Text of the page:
1:jdk                    ########################################### [100%]
 
Unpacking JAR files...
 
        rt.jar...
 
        jsse.jar...
 
        charsets.jar...
 
        tools.jar...
 
        localedata.jar...
 
        jfxrt.jar...
 
        plugin.jar...
 
        javaws.jar...
 
        deploy.jar...
 
[root@test ~]#
 
</nowiki></pre>}}
 
 
 
== Installing OpenNMS ==
 
 
 
With all the prerequisites taken care of, you can now install OpenNMS. The OpenNMS software is not a single package, but a combination of many components. The YUM packaging system will download and install all of these components and their dependencies, if they are not already installed on your system.
 
 
 
There are many packages available in the OpenNMS YUM repository, but the easiest way to get started is to install the "<code>opennms</code>" package. This will pull in everything you need to have a working OpenNMS, including the OpenNMS core, web UI, and a set of common plugins.
 
 
 
{{Try-It|title=Install OpenNMS|contents=Install OpenNMS, using the "<code>yum install</code>" command (as root):
 
 
 
  yum -y install opennms
 
 
 
You should see something like this:
 
 
 
<pre>...
 
Resolving Dependencies
 
--&gt; Running transaction check
 
---&gt; Package opennms.noarch 0:{{StableVersion}}-1 will be installed
 
---&gt; Package jicmp.x86_64 0:1.2.1-1 will be installed
 
---&gt; Package jicmp6.x86_64 0:1.0.1-1 will be installed
 
--&gt; Finished Dependency Resolution
 
 
 
<nowiki>Dependencies Resolved
 
 
 
===========================================================================
 
Package          Arch  Version            Repository              Size
 
===========================================================================
 
Installing:
 
opennms          noarch {{StableVersion}}-1            opennms-stable-common  2.2 k
 
Installing for dependencies:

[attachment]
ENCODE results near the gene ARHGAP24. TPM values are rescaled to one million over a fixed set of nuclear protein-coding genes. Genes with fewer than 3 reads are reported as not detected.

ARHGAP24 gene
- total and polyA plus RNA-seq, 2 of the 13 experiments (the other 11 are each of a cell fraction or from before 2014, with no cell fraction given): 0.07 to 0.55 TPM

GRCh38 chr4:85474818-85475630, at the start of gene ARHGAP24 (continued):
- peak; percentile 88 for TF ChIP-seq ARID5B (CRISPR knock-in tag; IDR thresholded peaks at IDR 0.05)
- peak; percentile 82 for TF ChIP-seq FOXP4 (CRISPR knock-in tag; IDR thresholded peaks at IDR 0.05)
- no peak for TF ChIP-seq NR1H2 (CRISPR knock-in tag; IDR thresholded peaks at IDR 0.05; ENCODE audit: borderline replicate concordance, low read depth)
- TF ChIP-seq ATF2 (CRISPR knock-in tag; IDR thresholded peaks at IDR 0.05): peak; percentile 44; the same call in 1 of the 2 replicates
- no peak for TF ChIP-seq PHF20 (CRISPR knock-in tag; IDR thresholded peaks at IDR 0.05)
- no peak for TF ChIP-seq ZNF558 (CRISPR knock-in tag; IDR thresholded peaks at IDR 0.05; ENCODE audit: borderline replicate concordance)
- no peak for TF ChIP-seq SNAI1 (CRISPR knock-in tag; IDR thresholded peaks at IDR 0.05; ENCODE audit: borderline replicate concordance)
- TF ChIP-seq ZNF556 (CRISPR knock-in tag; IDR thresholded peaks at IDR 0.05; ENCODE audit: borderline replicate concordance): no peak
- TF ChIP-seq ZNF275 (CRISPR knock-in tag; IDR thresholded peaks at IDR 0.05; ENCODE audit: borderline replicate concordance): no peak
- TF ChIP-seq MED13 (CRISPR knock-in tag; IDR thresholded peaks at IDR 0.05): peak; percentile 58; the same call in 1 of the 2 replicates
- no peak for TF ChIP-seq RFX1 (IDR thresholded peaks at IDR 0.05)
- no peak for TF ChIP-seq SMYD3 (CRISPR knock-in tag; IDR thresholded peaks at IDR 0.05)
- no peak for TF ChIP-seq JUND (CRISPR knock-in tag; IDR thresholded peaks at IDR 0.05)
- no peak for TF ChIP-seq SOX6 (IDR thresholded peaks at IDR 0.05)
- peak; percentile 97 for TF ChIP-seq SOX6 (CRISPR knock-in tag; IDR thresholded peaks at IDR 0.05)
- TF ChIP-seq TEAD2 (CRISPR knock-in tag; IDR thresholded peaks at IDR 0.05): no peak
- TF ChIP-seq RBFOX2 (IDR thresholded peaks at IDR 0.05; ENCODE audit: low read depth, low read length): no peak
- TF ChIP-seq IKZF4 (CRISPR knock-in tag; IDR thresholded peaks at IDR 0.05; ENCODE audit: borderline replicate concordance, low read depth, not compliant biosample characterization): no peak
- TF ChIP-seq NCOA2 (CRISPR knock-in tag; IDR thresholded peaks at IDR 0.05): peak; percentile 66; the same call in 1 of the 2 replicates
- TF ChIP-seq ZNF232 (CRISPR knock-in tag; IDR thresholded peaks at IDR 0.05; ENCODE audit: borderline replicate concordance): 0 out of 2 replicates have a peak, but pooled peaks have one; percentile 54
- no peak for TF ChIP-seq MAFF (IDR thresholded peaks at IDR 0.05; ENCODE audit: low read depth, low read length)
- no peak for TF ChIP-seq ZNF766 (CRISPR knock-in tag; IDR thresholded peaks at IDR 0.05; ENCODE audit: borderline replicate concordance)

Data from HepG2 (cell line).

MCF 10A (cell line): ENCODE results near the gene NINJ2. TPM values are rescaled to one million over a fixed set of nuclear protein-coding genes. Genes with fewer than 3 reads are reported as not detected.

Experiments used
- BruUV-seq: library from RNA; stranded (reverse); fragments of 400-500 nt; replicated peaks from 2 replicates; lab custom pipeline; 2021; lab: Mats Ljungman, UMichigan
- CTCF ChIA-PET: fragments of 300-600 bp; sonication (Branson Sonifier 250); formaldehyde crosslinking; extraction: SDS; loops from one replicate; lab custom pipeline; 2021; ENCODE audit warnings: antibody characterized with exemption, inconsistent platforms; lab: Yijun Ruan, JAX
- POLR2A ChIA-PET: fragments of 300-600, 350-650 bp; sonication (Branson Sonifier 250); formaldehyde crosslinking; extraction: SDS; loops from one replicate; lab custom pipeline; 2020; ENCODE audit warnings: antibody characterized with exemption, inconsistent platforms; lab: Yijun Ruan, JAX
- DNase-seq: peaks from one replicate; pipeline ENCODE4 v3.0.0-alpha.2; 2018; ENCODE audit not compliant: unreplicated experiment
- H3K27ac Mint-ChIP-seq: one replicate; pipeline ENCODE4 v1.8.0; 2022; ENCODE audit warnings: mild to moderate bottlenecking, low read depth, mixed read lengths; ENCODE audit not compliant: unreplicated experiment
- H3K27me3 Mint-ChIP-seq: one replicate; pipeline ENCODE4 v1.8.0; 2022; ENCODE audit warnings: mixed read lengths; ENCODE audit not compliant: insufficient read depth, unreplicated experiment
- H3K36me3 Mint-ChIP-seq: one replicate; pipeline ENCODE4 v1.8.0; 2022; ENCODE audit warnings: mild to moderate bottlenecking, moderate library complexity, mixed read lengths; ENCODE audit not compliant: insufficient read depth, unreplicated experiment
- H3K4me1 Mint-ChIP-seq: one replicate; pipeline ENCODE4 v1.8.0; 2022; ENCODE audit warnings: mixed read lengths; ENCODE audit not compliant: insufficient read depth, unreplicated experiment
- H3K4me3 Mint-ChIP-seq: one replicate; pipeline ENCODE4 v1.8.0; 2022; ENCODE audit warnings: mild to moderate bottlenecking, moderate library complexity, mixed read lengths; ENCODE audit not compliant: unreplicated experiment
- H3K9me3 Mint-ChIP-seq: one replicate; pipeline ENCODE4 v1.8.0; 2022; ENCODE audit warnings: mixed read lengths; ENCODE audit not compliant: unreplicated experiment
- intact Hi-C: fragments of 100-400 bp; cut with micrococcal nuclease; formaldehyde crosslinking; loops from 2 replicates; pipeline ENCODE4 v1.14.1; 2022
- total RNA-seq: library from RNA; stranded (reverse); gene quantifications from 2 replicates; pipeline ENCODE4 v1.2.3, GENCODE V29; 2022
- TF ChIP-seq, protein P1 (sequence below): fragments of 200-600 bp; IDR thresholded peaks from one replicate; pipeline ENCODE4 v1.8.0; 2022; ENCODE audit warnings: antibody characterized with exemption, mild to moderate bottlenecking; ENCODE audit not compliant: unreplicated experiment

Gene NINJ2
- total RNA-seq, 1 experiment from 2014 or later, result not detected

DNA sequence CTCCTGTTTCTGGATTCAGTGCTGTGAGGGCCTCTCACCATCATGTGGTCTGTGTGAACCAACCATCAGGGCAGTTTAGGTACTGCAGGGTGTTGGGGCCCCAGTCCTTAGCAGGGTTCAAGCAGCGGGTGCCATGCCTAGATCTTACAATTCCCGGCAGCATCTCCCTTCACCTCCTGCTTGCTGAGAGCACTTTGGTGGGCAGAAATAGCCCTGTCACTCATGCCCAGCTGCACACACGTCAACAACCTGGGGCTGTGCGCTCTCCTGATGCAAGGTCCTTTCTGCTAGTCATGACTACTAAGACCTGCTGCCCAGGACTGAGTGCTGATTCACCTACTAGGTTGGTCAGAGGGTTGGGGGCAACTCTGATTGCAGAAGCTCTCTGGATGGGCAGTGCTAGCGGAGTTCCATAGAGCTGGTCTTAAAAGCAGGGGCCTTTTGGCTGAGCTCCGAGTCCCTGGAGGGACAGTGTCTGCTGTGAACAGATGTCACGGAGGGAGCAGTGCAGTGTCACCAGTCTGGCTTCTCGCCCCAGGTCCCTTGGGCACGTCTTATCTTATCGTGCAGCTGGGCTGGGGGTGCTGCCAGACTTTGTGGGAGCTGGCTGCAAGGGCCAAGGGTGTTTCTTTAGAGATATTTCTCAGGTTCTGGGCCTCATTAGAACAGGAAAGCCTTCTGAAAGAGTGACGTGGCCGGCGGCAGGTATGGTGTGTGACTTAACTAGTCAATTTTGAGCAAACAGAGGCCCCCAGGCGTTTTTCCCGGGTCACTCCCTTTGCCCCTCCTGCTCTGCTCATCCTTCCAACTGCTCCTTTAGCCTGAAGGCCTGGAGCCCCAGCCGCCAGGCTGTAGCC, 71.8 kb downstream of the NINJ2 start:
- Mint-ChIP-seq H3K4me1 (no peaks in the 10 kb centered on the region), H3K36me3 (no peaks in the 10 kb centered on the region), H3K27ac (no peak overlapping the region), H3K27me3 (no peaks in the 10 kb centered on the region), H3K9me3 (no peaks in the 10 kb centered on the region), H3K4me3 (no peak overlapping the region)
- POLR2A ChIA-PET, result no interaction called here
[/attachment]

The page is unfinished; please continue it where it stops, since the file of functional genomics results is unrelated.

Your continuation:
jicmp            x86_64 1.2.1-1            opennms-stable-rhel6    44 k
 
jicmp6          x86_64 1.0.1-1            opennms-stable-rhel6    27 k
 
opennms-core    noarch {{StableVersion}}-1            opennms-stable-common  230 M
 
Transaction Summary
 
===========================================================================
 
Install      9 Package(s)
 
 
 
Total download size: 378 M
 
Installed size: 693 M
 
Downloading Packages:
 
...
 
(8/9): opennms-core-{{StableVersion}}-1.noarch.rpm            | 230 MB    07:23   
 
(9/9): opennms-webapp-jetty-{{StableVersion}}-1.noarch.rpm    |  75 MB    02:16   
 
---------------------------------------------------------------------------
 
Total                                      528 kB/s | 378 MB    12:13   
 
Running rpm_check_debug
 
Running Transaction Test
 
Transaction Test Succeeded
 
Running Transaction
 
  Installing : jicmp6-1.0.1-1.x86_64                                  1/9
 
  Installing : jicmp-1.2.1-1.x86_64                                    2/9
 
...
 
  Installing : opennms-{{StableVersion}}-1.noarch                                9/9
 
 
 
Installed:
 
  opennms.noarch 0:{{StableVersion}}-1
 
 
 
Dependency Installed:
 
  jicmp.x86_64 0:1.2.1-1                                                 
 
  jicmp6.x86_64 0:1.0.1-1                                                 
 
  opennms-core.noarch 0:{{StableVersion}}-1
 
  opennms-webapp-jetty.noarch 0:{{StableVersion}}-1
 
 
 
Complete!</nowiki></pre>}}
 
 
 
== Post-Install Configuration ==
 
 
 
=== Disable YUM Updates ===
 
 
 
Some distributions that use YUM/RPM as a package management system will attempt an automatic update at regular intervals. A system administrator could potentially run a manual update and inadvertently upgrade OpenNMS resulting in a misconfiguration or complete failure.
 
 
 
To avoid these scenarios, you may want to disable the OpenNMS repositories after a successful installation by editing the "<code>/etc/yum.repos.d/opennms*</code>" file and adding '''enabled=0''' inside each <nowiki>[opennms-*]</nowiki> section. This can just as easily be changed back when it's time to upgrade.
 
 
 
=== Configure Java ===